I'm the sort of person who's never ashamed to admit when I'm wrong. Granted I don't have much practice, but on those exceedingly rare occasions when there's no getting around it, I say, "I was wrong." Which is much better than being one of those people who when they're wrong say, "I was right." And that's as political as I'm going to get.
Back to my acknowledgement of wrongness, painful though it might be for me. Last week I wrote a blog entry about how I'd completed the first draft of the Possible Third Book and intended to read it the following day, where I would no doubt think it was the greatest thing ever written, but wouldn't think it was the greatest book ever written.
I was wrong. It is the greatest book ever written. Is my face red!
Now it's possible that a few of you are saying to yourselves, "That Susan Beth Pfeffer. So cute and so self-deluded. " Well, ha. I'm not deluded at all. I never delude myself, and I have visual evidence to prove it:
See. They're identical!
Now just because P3B is the greatest book ever written doesn't mean it doesn't need work. Even though I intended to put it aside and let the rewrites wait until I knew if anyone was ever going to read it, I've been polishing and adding and even sometimes subtracting scenes for days now. I keep vowing to stop, but haven't been able to.
Last night, when I noticed P3B was 350 pages long, it occurred to me that perhaps a bit of cutting might be in order. I even wrote down two possible areas, a scene with a hailstorm, and some business about registering drogs (the slave people of my nasty post Life As We Knew It/ the dead and the gone society). The hailstorm scene covered some of the same material as the bigger and more dramatic tornado, and the registering of drogs was probably one of those bureaucratic concerns of more interest to me than any reader.
But this morning I woke up realizing the drog registration stuff was in there for a reason, to offer an explanation of why the troupe couldn't rid themselves of Caitlin, their poor beleaguered drog, when they wanted to. It had to be kept. And then I decided that I loved the hailstorm scene, and I should just move it from the final third of the book to the first third, where it would have more of an impact. And then I could add a tiny scene before the hailstorm scene to balance it (by the final third of P3B, I don't even pretend to balance things), so now the book won't be 350 fabulous pages; it'll be 351 fabulous pages.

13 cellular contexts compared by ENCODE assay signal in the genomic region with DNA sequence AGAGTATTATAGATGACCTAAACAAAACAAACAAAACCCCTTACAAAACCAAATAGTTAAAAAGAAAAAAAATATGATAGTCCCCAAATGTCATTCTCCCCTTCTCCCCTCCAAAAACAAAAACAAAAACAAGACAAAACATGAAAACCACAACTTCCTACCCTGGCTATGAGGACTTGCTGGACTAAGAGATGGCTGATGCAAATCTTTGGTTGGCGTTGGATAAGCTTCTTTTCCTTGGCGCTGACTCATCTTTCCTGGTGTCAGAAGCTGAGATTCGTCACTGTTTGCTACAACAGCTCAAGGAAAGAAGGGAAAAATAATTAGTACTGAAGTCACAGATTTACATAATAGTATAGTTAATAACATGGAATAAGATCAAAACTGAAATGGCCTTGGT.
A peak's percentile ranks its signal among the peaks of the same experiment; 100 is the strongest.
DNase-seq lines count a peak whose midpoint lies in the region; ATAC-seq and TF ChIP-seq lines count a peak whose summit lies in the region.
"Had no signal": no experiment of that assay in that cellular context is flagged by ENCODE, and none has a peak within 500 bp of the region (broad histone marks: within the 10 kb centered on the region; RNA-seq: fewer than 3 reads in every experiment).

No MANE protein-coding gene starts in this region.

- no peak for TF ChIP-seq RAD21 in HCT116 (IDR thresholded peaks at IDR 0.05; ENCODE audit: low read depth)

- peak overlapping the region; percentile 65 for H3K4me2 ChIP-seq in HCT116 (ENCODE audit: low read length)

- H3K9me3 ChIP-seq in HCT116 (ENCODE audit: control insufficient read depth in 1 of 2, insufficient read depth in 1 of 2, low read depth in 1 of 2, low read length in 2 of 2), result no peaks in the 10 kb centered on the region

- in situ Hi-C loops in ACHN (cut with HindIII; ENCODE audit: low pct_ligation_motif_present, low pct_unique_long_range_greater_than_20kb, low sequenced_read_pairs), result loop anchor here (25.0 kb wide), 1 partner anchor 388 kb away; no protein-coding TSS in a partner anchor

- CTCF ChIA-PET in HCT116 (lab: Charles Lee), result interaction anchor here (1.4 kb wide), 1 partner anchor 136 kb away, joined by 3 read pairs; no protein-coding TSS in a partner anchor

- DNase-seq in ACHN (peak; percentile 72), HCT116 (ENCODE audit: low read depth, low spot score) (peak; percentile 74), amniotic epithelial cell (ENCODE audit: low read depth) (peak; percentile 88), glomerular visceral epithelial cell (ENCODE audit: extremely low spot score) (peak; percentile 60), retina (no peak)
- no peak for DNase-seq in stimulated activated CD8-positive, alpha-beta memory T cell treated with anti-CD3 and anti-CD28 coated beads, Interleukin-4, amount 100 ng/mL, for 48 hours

Some of you may be wondering how out of that itsy bitsy 15 page outline I used to have here I got 350 (going on 351) fabulous pages. Oops. I guess there was stuff I left out. The hailstorm scene, for example, which is about 2 1/2 pages out of the 350. I'm not even sure if I mentioned the tornado (5 or 6 pages I think). Things that came to me while I was writing the book (I mean, I always knew the book was going to be more than 15 pages long; I just hadn't realized it was going to be 2333% longer*).
While I'm admitting all these things, I might as well reveal something else that I left out of the outline, yet takes up a certain amount of the 350 pages. As we all know, Caitlin, a perfectly nice tier three girl, ends up as the drog and understudy for the traveling troupe of players. As the drog, she has to do all the menial labor. As the understudy, she goes on at least once for one of the other girls, and she gets to do "seconds," which are the second performances that the troupe is required to give, intended for an audience of drogs (there are drog hymns and drog stories, and she does them very well). But (here's the confession part), Caitlin has other performing obligations.
Let's take a moment so we can all say, No Beastiality! No Cannibalism! Not even a hint of either for the entire 350 pages.
Okay. The troupe is contractually required to perform at halftime shows of football games ( that was in the outline, so I'm safe there). And Caitlin is the star of the halftime show (nothing wrong so far).
Have the children left the room? Come close so I can whisper. Caitlin's halftime show... well, let's just say exotic dancer.
Or as I put it to my friend Christy, to whom I make all confessions, "Caitlin becomes a stripper. And she kind of likes it."
And Christy, who is so smart, replied, "Well, that's one way to get boys to read it."
Those halftime shows took up a lot of pages.
Oh well. Now that you know almost the worst about P3B (No Beastiality! No Cannibalism!), I'll slip that hailstorm scene into the first 80 pages, and stare at at the mirror to see if there's any chance I can follow in Caitlin's high heeled footsteps.
*I wish to thank my incredibly smart brother Alan for telling me what the % would be.